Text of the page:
DISCLOSE Act Fails in Senate
Bars bill from being passed before mid-term elections
By John Eggerton -- Broadcasting & Cable, 7/27/2010 4:58:41 PM
The move essentially bars the bill from being voted on or passed before the next federal election. The House had passed its version of the bill last month.
DISCLOSE (Democracy is Strengthened by Casting Light on Spending in Elections) was essentially a reaction to the Supreme Court's decision that a ban on direct corporate or union funding of electioneering ads (vote for or against this candidate) was an unconstitutional regulation of political speech.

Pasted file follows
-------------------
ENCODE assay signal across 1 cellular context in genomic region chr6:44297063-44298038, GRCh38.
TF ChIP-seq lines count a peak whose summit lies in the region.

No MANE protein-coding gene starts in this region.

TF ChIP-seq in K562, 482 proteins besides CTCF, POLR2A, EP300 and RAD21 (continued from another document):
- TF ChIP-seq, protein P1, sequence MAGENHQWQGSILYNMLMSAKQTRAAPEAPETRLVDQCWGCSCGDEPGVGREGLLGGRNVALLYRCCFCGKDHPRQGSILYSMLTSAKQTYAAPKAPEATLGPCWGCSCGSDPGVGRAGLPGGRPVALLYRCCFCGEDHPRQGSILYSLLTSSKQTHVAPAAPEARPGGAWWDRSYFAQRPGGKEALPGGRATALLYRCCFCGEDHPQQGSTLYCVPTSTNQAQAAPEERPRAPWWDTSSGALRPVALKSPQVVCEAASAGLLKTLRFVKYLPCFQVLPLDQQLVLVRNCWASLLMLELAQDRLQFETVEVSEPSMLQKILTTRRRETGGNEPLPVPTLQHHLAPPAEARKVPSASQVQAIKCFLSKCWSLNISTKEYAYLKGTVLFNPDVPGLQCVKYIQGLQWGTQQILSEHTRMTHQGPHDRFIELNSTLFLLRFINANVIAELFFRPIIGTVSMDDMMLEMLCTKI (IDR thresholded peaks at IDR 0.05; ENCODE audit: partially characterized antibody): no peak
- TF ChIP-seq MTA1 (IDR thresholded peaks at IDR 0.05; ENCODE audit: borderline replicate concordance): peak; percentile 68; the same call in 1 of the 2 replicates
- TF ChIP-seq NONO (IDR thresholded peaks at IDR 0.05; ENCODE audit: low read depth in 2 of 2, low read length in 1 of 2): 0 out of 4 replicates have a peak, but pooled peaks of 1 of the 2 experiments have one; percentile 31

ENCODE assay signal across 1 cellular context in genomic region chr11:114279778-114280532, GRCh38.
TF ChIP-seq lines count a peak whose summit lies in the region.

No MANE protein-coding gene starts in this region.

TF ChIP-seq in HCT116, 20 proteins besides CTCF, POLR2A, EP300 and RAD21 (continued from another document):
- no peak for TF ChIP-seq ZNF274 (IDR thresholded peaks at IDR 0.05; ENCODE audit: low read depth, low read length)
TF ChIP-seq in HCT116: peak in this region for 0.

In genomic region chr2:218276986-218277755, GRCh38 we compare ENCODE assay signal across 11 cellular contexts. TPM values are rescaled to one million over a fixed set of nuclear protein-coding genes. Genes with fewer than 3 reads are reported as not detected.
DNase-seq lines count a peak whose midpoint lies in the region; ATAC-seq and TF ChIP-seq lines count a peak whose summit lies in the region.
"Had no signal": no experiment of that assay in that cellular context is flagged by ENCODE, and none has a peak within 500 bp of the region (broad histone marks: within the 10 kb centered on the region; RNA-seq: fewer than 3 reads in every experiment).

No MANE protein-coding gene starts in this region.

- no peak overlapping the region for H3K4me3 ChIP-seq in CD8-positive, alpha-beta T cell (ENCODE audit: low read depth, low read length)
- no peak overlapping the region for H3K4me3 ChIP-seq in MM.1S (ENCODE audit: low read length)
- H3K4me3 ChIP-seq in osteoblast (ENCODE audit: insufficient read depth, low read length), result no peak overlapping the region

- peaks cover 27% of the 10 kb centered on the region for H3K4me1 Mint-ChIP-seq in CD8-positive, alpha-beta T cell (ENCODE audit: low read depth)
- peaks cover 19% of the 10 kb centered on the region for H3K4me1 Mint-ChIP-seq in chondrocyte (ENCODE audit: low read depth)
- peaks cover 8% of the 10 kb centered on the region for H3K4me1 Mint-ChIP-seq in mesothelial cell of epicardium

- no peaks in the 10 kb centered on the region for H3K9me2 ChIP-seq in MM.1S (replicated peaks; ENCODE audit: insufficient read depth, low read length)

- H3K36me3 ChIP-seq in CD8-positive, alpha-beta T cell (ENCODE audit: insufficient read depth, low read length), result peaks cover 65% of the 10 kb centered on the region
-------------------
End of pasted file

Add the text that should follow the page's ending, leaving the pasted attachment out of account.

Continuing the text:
The bill even had a provision that would have made it go into effect immediately, rather than having to wait for Federal Election Commission rules implementing it, so that it could apply to the mid-term elections.
The ACLU, which opposed the bill, commended the Senate for rejecting what it called "well-intentioned but overly broad legislation."
The Center for Competitive Politics, which also opposed the bill, called it a victory for free political speech, but said it was not time to rest on any laurels. "This bill wasn't about disclosure, it was an attempt by the majority to legislate an electoral advantage fewer than 100 days before the midterm elections," said Center for Competitive Politics Chairman Bradley A. Smith in a statement. "Senators who support free speech in politics must remain vigilant to make sure these campaign finance restrictions aren't pushed through on a later vote or in a lame duck session."
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